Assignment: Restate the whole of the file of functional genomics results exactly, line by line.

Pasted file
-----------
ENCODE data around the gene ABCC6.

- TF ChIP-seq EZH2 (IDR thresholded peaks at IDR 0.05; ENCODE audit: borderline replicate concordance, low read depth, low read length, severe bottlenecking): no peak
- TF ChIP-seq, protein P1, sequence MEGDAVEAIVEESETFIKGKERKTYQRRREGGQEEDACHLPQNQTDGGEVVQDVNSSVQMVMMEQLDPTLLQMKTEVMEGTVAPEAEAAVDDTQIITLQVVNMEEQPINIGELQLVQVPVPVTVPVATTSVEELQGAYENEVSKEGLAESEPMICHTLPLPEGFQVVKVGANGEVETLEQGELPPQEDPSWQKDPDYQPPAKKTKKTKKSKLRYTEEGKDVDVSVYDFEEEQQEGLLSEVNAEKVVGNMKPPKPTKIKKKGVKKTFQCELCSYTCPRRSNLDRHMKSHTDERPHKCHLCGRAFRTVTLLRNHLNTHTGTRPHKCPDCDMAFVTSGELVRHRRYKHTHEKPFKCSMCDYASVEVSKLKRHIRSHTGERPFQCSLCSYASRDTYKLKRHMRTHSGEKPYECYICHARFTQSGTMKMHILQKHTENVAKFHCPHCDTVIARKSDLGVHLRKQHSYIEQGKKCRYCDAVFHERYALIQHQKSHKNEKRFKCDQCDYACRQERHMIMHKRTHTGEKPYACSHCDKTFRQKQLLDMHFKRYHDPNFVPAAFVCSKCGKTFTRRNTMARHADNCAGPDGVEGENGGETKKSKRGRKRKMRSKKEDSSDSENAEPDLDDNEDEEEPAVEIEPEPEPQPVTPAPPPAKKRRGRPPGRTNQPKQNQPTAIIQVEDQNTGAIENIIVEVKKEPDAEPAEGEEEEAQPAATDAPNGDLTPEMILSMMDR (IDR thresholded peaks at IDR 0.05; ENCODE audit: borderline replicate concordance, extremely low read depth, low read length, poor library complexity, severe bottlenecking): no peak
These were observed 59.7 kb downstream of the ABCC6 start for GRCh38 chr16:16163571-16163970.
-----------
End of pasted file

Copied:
ENCODE data around the gene ABCC6.

- TF ChIP-seq EZH2 (IDR thresholded peaks at IDR 0.05; ENCODE audit: borderline replicate concordance, low read depth, low read length, severe bottlenecking): no peak
- TF ChIP-seq, protein P1, sequence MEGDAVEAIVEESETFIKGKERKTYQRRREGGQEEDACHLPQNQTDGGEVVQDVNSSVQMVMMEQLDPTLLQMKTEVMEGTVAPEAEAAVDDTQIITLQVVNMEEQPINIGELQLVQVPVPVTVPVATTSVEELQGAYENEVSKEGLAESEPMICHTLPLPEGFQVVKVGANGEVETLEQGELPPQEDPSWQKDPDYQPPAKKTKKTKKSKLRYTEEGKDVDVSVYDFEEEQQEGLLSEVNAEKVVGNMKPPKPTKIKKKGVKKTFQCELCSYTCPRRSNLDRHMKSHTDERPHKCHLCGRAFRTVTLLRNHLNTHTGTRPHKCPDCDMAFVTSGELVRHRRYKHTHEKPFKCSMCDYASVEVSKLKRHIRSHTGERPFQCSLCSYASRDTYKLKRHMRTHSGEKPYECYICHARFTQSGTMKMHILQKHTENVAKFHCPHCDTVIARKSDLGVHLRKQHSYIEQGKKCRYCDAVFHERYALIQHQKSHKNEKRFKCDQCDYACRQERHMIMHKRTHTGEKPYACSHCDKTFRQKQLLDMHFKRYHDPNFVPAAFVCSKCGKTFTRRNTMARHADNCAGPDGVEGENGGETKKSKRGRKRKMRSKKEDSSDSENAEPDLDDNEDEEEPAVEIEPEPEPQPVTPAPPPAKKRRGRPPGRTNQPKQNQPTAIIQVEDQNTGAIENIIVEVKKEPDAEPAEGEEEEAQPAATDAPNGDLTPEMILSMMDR (IDR thresholded peaks at IDR 0.05; ENCODE audit: borderline replicate concordance, extremely low read depth, low read length, poor library complexity, severe bottlenecking): no peak
These were observed 59.7 kb downstream of the ABCC6 start for GRCh38 chr16:16163571-16163970.